Many of the stores are having any items tried on dropped in bins and the clothing is then steamed and disinfected. Some of the major stores are quarantining returns for 72 hours before returning to the floor.

I think this all begs the issue that the economy is not going to recover until the majority of people feel that it is safe to do so. Most people don't feel safe and so are avoiding doing anything but what is essential.

In terms of risk analysis, there is far less risk in being outside than being in a confined place so rational restrictions take that into consideration. The beaches are open but they are going to put in place regulations which attempt to control dense crowds. There is a difference between the density of crowds at Coney Island and most of the Jersey Shore for example and so social distancing is easier to do on Jersey or even Long Island beaches because you can control crowds by restricting parking and requiring the purchase of passes - which they do in Jersey.


So how is it that you and I are saying the exact same thing; that it isn't only the lock down but it's also consumer confidence, and nobody attacks or bullies you?
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csa123




 
 
 
 

Post  Fri, May 22 2020, 10:55 am
Amarante wrote:
There have been articles on how stores are handling re-opening with best safety practices.

Beyond the obvious like requiring masks and enforcing social distancing with plexiglass shields at the counter, they are taking over steps.

Many of the stores are having any items tried on dropped in bins and the clothing is then steamed and disinfected. Some of the major stores are quarantining returns for 72 hours before returning to the floor.

I think this all begs the issue that the economy is not going to recover until the majority of people feel that it is safe to do so. Most people don't feel safe and so are avoiding doing anything but what is essential.

In terms of risk analysis, there is far less risk in being outside than being in a confined place so rational restrictions take that into consideration. The beaches are open but they are going to put in place regulations which attempt to control dense crowds. There is a difference between the density of crowds at Coney Island and most of the Jersey Shore for example and so social distancing is easier to do on Jersey or even Long Island beaches because you can control crowds by restricting parking and requiring the purchase of passes - which they do in Jersey.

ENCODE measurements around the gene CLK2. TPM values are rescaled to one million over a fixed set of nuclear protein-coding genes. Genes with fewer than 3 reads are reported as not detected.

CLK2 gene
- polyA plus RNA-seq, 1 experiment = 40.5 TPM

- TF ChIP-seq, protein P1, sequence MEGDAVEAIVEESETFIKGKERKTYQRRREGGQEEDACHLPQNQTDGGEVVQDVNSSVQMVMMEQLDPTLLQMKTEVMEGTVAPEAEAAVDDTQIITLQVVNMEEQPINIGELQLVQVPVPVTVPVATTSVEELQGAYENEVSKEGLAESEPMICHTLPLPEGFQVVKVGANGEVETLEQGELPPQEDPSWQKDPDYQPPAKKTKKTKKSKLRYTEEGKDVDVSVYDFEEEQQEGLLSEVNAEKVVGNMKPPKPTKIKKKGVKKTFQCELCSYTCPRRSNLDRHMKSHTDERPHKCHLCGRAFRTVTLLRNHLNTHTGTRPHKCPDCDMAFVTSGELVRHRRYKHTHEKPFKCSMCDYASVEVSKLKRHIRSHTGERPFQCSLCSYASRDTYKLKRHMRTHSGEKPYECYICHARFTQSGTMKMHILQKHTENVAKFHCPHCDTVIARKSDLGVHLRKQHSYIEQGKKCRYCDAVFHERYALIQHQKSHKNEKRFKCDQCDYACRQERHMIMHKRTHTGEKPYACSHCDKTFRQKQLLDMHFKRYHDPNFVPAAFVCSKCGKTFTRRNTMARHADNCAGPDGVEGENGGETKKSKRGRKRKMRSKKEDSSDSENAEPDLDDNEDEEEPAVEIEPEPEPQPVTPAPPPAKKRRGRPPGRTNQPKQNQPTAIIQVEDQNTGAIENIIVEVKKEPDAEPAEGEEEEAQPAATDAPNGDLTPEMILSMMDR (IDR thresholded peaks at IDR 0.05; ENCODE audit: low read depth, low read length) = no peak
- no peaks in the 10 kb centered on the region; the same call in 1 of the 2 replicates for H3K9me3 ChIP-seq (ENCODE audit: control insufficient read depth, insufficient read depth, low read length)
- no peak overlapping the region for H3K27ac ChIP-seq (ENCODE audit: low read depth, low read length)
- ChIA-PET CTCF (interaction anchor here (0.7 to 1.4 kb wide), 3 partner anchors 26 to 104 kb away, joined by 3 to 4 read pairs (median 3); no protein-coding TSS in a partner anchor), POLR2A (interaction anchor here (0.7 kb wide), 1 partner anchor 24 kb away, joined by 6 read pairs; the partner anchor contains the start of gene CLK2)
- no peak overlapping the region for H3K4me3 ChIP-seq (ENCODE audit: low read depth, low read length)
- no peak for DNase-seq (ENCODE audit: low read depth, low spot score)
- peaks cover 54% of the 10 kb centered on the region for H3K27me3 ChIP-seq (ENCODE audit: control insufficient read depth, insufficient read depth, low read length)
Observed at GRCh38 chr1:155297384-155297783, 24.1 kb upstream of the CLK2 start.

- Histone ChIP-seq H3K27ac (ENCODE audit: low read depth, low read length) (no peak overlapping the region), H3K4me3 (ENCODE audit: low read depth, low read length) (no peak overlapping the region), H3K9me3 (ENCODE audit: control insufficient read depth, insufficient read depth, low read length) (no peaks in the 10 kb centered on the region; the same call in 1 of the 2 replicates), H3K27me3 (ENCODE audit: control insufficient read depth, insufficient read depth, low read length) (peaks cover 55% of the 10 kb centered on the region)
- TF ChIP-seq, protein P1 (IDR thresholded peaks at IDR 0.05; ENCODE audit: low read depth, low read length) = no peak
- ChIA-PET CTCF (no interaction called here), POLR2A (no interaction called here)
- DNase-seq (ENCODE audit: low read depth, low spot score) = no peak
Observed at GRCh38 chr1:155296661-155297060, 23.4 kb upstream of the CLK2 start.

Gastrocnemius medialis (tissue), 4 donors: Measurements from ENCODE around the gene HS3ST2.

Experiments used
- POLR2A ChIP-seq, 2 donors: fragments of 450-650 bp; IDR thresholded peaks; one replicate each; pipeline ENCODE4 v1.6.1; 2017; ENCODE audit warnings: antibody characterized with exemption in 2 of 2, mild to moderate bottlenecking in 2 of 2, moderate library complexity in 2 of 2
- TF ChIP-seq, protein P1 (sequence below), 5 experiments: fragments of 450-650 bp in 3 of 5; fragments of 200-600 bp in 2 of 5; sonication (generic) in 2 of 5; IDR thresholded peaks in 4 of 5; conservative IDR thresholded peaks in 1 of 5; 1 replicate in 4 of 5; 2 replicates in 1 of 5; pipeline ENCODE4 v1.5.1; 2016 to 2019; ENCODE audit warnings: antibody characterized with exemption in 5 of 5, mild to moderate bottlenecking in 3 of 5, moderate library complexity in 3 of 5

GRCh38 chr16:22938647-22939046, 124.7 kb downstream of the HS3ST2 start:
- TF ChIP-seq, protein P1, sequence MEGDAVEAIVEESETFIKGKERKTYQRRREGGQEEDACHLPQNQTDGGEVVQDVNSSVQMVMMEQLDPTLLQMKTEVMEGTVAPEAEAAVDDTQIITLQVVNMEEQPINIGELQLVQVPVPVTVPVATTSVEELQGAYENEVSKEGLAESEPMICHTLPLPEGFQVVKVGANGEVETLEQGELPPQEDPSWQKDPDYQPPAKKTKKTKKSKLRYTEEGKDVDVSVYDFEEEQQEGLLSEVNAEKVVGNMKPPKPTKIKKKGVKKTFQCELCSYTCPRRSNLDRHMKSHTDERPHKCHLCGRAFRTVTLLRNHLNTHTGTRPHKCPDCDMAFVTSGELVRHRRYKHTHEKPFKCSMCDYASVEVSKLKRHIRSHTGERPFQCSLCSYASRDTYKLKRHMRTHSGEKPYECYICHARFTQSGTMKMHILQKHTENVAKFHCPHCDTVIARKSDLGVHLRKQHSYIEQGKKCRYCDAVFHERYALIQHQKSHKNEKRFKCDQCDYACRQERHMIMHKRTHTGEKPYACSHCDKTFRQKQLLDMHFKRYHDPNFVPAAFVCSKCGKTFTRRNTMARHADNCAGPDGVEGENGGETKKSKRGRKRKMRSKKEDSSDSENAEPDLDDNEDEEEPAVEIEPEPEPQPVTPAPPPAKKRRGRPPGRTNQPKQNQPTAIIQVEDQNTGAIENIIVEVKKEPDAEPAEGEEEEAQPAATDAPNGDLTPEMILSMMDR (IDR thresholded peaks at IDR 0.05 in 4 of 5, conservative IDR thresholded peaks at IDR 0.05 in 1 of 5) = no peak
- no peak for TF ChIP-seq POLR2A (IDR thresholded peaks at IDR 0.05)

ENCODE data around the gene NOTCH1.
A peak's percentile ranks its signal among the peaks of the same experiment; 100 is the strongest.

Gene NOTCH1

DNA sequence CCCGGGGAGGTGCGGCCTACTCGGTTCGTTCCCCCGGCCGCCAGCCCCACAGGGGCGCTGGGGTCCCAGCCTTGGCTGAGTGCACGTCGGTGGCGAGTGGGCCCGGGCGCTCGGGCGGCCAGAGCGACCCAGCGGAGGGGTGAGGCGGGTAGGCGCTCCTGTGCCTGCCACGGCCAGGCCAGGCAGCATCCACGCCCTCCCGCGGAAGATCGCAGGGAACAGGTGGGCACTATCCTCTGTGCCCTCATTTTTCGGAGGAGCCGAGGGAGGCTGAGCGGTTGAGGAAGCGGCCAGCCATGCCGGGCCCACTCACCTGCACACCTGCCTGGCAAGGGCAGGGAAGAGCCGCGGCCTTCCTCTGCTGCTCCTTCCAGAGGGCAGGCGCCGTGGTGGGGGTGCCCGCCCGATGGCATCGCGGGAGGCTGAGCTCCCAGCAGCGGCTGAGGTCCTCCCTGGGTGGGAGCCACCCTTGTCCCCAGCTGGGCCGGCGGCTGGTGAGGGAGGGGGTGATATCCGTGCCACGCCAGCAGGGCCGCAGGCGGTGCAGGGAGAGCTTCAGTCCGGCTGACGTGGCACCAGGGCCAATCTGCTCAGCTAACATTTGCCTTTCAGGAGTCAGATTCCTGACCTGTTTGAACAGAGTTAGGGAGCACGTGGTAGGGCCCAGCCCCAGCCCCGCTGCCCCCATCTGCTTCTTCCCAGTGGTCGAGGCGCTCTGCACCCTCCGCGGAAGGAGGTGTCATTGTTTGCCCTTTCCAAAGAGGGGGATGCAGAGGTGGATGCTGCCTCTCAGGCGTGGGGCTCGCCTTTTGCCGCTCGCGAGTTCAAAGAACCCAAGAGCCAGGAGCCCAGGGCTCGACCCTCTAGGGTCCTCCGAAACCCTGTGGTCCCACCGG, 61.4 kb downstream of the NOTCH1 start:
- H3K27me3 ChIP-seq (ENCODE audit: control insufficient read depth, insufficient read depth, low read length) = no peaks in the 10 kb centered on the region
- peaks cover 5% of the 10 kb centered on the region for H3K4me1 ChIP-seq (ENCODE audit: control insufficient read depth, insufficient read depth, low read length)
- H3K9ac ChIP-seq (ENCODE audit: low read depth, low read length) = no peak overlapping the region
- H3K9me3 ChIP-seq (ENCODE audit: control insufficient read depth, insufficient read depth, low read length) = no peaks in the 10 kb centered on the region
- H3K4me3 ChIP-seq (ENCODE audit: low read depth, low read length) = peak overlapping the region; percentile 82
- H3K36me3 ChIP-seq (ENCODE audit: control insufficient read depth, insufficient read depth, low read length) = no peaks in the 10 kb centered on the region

Lack of consumer confidence is an issue but continued closures begets lack of consumer confidence. If they begin to open up stores, people will be initially hesitant but if there isn't a major spike in cases, people will be more confident.
The government not allowing stores to reopen for fear of lack of consumer confidence is absurd. Let the stores open, and if there aren't consumers and they close, that's one thing and is basically how free-market capitalism works. But enforcing government closures due to lack of consumer confidence is a sure-fire way to continue the lack of consumer confidence.
Anecdotally, my parents live in Georgia, arguably the freest state right now. The first two weeks it was open they said there were very few people out. This week, they said there were noticeably more people. I'd be interested to see if they did a study comparing the number of visitors to a mall or restaurant in the two weeks after the order was lifted vs. 2 weeks after that.
There have been articles written about people going out though. Business Insider said 60,000 people came to GA from out of state after it opened.

I think the consumer confidence is a little bit of a red herring IMO. I think a lot of people will feel confident going out. But I guess we won't know until we try.

https://www.businessinsider.co.....020-5
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flowerpower




 
 
 
 

Post  Fri, May 22 2020, 11:12 am
Small stores should DEFINITELY open with precautions. It’s time!
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Amarante




 
 
 
 

Post  Fri, May 22 2020, 11:19 am
csa123 wrote:
Lack of consumer confidence is an issue but continued closures begets lack of consumer confidence. If they begin to open up stores, people will be initially hesitant but if there isn't a major spike in cases, people will be more confident.